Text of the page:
The biggest problems many restaurants face is related to finances. Because restaurant profit margins are often slim, there is little room for error when it comes to costs and expenses. One or two mistakes can lead to a significant lost of money lost and ultimately bankruptcy.
Based on our experience working with growing restaurants and food businesses, below is a list of the common mistakes we see in food service businesses
Lack of an Organized Accounting System
An accounting system is the method used to track your business' activity. This includes tracking income (money coming in), costs/expenses (money going out), receivables (what people owe you), and payables (your bills...what you owe others).
Without an accurate accounting system, you do not know how money is flowing in and out of your business, which is a recipe for disaster. If you are just getting started and have limited transactions, your accounting system can be as simple as a paper ledger where you write down all of your expenses and record how much income you make each day. Or, if you are savvy with spreadsheets, you can also use Excel or Google Sheets to record financial activities. Growing companies with significant activity should invest in accounting software like QuickBooks Online to ensure that you are capturing all of your financial activity in one place.
Helpful Tip: Have an accounting system in place from the very beginning of your business, even before you serve your first customer. This ensures that you capture all of your startup and pre-opening expenses, which benefits you at tax time.
Inaccurate Menu Pricing
One of the most basic, yet overlooked aspects of a food business is knowing exactly how much your menu items costs. This includes every single ingredient that goes into creating each dish. You must know how much each item costs to make to ensure you price items correctly on the menu. Also costs should be updated frequently to account for increases in ingredient prices.
Inaccurate menu costing results in little to no profitability in your business. As a start, write down each dish you serve, from appetizers to desserts. Under each dish, write down ALL of the ingredients and supplies that are needed to make this dish. This includes any special paperware that you use to serve the dish. From there, you should be able to assess the cost to make and serve the dish and apply a reasonable markup for profitability. This must be done for each and every menu item to ensure you are accurately pricing your menu items. More complex dishes may require the assistance of software or an accounting professional.
Not Maintaining Daily or Weekly Financial Data
As stated above, food businesses historically operate with low profit margins. As such, any spike in food or labor costs can have a huge impact on your bottom line (i.e. profitability). An extra shift by two employees without a corresponding increase in sales could result in a losses. If you do not review your financial data until the end of the month, you would not know about the impact of the double shifts until weeks later.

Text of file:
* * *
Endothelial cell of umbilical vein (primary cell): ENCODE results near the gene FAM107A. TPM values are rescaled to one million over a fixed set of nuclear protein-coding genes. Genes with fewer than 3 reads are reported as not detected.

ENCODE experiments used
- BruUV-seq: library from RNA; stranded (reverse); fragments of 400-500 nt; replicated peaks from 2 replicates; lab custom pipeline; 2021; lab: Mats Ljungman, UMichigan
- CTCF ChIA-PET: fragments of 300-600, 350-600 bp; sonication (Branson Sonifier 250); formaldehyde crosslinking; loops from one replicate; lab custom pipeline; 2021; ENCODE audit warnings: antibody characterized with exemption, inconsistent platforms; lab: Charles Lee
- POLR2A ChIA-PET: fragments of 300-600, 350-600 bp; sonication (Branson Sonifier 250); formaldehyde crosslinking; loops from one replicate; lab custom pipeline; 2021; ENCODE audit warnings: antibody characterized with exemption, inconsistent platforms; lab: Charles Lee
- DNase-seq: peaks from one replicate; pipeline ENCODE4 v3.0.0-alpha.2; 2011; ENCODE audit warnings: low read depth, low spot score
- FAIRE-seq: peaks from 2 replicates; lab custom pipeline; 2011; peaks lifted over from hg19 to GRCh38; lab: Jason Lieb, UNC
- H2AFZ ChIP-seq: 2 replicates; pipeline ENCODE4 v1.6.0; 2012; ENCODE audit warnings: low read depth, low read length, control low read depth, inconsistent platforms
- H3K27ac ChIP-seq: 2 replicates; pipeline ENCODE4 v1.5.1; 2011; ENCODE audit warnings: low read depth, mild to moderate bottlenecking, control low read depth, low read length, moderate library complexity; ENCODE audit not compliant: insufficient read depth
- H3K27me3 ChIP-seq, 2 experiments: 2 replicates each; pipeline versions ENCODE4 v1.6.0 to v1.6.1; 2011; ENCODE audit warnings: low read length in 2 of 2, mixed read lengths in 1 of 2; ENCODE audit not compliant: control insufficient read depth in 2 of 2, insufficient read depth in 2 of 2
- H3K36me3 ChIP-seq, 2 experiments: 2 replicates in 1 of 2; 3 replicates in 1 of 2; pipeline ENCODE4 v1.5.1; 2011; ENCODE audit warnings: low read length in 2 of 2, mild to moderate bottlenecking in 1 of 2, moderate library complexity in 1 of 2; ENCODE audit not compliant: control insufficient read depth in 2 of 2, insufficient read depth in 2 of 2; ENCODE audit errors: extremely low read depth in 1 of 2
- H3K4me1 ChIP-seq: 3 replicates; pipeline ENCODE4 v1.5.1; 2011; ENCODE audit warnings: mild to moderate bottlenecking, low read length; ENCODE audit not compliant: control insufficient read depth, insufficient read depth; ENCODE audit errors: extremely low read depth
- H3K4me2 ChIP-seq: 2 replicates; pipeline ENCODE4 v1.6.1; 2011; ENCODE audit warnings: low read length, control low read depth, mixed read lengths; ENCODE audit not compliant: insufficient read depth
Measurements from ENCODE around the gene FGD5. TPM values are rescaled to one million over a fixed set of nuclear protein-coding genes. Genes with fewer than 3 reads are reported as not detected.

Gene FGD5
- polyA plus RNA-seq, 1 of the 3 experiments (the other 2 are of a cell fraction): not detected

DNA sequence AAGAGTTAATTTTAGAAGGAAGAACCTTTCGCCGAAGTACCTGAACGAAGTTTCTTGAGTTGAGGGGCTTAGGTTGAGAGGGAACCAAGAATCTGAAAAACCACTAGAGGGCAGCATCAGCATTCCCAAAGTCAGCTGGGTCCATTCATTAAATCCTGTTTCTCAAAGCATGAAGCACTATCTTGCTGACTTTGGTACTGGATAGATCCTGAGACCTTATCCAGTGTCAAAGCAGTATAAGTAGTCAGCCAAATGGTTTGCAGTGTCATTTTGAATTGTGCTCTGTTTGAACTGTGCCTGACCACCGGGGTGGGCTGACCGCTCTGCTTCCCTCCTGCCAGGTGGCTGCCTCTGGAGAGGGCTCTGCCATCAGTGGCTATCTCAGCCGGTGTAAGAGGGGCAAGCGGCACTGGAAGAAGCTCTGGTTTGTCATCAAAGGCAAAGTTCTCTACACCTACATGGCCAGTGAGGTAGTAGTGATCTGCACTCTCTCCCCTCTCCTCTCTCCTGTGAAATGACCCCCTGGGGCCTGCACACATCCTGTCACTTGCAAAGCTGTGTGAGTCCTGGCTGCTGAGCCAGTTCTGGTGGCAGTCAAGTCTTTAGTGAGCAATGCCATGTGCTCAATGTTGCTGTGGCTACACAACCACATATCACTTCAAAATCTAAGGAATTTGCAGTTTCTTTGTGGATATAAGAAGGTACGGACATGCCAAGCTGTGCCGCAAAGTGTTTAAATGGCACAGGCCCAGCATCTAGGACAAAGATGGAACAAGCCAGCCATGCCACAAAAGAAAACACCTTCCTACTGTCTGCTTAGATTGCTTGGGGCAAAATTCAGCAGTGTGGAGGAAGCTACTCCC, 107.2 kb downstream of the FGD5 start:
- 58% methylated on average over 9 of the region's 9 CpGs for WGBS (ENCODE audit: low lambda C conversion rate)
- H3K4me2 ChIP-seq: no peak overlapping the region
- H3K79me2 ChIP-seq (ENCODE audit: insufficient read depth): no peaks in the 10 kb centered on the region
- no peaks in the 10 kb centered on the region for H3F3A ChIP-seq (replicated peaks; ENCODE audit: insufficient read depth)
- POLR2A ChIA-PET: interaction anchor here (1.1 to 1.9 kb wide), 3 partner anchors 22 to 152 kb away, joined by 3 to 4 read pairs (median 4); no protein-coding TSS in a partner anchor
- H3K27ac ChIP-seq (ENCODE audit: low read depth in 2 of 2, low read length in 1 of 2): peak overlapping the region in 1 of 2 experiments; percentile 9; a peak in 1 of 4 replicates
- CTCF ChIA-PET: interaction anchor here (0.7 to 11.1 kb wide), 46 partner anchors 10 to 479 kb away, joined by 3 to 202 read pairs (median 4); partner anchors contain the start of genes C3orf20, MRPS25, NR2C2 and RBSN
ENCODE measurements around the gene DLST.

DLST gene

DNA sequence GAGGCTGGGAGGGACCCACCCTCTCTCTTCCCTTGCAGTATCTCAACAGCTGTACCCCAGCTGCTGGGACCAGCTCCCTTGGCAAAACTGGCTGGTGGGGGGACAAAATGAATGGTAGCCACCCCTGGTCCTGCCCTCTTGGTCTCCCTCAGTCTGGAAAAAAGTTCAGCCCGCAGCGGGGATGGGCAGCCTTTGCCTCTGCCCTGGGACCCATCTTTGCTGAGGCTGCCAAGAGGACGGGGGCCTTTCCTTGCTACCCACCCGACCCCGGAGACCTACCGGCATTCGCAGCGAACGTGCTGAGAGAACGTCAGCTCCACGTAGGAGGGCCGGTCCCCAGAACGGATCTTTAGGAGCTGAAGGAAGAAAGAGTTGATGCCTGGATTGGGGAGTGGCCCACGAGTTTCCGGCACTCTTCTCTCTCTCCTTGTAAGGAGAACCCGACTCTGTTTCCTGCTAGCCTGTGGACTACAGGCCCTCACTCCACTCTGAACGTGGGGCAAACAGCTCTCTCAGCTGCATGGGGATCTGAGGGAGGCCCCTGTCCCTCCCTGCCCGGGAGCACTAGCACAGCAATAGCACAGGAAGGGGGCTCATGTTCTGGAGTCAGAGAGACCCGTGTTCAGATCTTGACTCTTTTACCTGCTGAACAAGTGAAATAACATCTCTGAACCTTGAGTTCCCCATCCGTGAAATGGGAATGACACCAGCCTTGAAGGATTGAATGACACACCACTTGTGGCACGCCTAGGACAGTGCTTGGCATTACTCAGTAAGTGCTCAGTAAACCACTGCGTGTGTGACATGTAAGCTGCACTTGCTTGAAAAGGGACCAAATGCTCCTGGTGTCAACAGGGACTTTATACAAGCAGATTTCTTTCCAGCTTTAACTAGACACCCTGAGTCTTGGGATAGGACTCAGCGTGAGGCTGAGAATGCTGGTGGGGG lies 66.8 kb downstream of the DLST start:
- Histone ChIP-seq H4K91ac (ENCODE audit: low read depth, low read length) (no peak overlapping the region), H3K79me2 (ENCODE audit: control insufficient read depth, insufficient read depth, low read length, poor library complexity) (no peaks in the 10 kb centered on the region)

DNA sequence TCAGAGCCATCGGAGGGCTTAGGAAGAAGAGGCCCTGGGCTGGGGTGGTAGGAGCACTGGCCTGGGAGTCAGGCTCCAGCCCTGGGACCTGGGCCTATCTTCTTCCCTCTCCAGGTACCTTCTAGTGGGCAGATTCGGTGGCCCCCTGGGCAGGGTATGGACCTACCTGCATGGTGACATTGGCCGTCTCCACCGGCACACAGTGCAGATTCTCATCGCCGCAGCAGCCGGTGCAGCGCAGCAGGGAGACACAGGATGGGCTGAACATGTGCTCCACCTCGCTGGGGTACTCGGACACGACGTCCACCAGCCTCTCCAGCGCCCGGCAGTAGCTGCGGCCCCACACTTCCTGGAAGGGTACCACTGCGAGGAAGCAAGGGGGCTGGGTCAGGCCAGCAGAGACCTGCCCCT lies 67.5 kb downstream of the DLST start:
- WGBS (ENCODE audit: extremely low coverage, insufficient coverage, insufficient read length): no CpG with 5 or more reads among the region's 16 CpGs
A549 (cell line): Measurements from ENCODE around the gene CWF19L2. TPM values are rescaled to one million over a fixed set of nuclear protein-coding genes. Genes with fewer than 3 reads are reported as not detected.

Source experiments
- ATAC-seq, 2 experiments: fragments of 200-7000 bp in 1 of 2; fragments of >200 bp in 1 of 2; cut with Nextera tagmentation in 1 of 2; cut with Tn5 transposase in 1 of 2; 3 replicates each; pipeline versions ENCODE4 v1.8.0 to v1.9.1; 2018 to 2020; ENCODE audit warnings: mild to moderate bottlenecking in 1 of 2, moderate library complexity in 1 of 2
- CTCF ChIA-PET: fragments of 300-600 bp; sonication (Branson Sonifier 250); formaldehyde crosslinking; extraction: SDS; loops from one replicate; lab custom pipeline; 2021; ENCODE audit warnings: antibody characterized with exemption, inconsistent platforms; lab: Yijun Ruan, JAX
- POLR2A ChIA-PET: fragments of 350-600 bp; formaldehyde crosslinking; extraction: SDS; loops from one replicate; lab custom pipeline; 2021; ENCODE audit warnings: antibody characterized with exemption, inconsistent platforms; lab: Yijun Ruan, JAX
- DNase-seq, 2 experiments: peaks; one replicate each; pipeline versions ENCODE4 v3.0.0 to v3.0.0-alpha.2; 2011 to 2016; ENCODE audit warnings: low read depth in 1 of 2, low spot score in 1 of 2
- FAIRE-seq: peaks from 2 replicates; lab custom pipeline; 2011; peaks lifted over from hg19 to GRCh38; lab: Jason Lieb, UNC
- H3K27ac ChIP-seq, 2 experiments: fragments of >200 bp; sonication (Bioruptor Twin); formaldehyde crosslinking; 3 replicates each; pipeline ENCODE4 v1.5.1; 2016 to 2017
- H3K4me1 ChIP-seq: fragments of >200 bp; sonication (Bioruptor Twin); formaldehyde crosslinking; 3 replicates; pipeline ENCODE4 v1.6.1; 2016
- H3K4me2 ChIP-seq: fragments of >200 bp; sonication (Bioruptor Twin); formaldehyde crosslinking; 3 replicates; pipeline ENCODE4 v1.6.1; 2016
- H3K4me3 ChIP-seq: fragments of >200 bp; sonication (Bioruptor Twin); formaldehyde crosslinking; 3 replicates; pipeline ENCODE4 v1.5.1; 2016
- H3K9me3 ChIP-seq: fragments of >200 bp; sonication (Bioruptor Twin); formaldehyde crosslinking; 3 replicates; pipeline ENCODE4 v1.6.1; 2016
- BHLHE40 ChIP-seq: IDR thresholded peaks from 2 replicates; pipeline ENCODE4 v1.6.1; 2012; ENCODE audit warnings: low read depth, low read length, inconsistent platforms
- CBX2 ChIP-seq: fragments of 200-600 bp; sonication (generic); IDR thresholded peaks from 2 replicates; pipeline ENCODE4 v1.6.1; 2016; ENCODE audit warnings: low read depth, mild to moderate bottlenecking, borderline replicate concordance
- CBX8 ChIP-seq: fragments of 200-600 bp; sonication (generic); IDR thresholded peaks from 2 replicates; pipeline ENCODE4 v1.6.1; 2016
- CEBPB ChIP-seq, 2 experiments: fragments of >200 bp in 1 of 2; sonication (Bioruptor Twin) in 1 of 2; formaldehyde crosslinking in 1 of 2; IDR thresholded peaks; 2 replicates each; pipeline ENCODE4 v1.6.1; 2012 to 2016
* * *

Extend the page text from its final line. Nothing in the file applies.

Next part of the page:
It is important to keep a constant eye on your financial data so any necessary changes can be addressed sooner than later. While most industries can operate on monthly financial updates, food businesses can not...not if they want to be successful. Make sure you review your accounting system at least weekly. Growing businesses with a high level of activity (breakfast, lunch and dinner for example) should review their accounting system daily.
Relying on Inaccurate Financial Information
Having an accounting system is not enough. The information in your accounting system must be correct. Otherwise, you will be relying in incorrect information to make critical business decisions. The main issue we see with new clients is incomplete financial records where all financial activity is not showing in their accounting system. Those extra Amazon orders...the last minute run to the grocery store for ingredients, the auto-debit for your POS software that's on your credit card, and most common, gift cards, which are almost never shown in the financial reports that we review.
If these expenses are not showing in your accounting system, they are not included in the reports you use to review your business' performance. Inaccurate financial reports lead to bad business decisions. The easiest way to ensure that the information in your accounting system is complete is to reconcile your accounts each month. Reconcile means to match up the transactions in your accounting system to your bank and credit card statements. Any missing transactions showing on your statements should be entered into your accounting system.
Not Understanding Key Financial Reports
Whether you maintain your own accounting system or use an accountant, key financial statements should be reviewed on a regular basis. The key financial statements relevant to all businesses are:
Income Statement (Profit and Loss Statement)
Cash Flow Statement
We often find that business owners do not read and/or understand these statements. Each statement reveals valuable information about your business so it is critical that business owners learn to properly read them. This enables you to know how your business is performing and can make adjustments as needed. An accounting professional can assist you in understanding these statements and using them to drive growth and profitability in your business.
To avoid these mistakes in your business, you must have an accounting system in place that is accurate and provides information timely. A thorough understanding of the financial statements produced from your accounting system is also needed. If you need help to avoid any of these mistakes, schedule a consultation with us today.